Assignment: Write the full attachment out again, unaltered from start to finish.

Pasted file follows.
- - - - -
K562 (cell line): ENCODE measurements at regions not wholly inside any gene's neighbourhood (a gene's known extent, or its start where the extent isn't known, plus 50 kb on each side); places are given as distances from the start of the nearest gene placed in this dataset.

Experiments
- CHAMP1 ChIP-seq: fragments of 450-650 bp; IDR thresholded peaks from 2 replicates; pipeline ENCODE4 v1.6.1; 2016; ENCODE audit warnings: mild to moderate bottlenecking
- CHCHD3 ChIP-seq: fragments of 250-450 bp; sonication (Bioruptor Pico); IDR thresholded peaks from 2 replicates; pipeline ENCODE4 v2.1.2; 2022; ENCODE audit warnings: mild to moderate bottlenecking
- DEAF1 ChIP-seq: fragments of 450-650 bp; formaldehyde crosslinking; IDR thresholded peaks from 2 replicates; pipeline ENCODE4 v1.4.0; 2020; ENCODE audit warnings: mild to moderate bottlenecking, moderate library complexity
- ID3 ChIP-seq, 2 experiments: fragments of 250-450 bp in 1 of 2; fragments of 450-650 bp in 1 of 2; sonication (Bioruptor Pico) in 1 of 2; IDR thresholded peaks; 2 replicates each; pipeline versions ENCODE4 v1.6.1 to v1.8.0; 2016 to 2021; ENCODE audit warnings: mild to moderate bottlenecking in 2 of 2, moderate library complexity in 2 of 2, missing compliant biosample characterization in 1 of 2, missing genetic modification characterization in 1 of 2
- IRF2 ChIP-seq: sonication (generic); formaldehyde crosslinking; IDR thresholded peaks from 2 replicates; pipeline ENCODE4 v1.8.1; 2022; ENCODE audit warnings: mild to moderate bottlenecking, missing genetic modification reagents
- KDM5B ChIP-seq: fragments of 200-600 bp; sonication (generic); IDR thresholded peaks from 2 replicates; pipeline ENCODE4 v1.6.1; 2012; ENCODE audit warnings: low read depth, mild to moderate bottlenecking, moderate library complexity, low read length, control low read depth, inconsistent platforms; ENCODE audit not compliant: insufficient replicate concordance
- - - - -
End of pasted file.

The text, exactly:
K562 (cell line): ENCODE measurements at regions not wholly inside any gene's neighbourhood (a gene's known extent, or its start where the extent isn't known, plus 50 kb on each side); places are given as distances from the start of the nearest gene placed in this dataset.

Experiments
- CHAMP1 ChIP-seq: fragments of 450-650 bp; IDR thresholded peaks from 2 replicates; pipeline ENCODE4 v1.6.1; 2016; ENCODE audit warnings: mild to moderate bottlenecking
- CHCHD3 ChIP-seq: fragments of 250-450 bp; sonication (Bioruptor Pico); IDR thresholded peaks from 2 replicates; pipeline ENCODE4 v2.1.2; 2022; ENCODE audit warnings: mild to moderate bottlenecking
- DEAF1 ChIP-seq: fragments of 450-650 bp; formaldehyde crosslinking; IDR thresholded peaks from 2 replicates; pipeline ENCODE4 v1.4.0; 2020; ENCODE audit warnings: mild to moderate bottlenecking, moderate library complexity
- ID3 ChIP-seq, 2 experiments: fragments of 250-450 bp in 1 of 2; fragments of 450-650 bp in 1 of 2; sonication (Bioruptor Pico) in 1 of 2; IDR thresholded peaks; 2 replicates each; pipeline versions ENCODE4 v1.6.1 to v1.8.0; 2016 to 2021; ENCODE audit warnings: mild to moderate bottlenecking in 2 of 2, moderate library complexity in 2 of 2, missing compliant biosample characterization in 1 of 2, missing genetic modification characterization in 1 of 2
- IRF2 ChIP-seq: sonication (generic); formaldehyde crosslinking; IDR thresholded peaks from 2 replicates; pipeline ENCODE4 v1.8.1; 2022; ENCODE audit warnings: mild to moderate bottlenecking, missing genetic modification reagents
- KDM5B ChIP-seq: fragments of 200-600 bp; sonication (generic); IDR thresholded peaks from 2 replicates; pipeline ENCODE4 v1.6.1; 2012; ENCODE audit warnings: low read depth, mild to moderate bottlenecking, moderate library complexity, low read length, control low read depth, inconsistent platforms; ENCODE audit not compliant: insufficient replicate concordance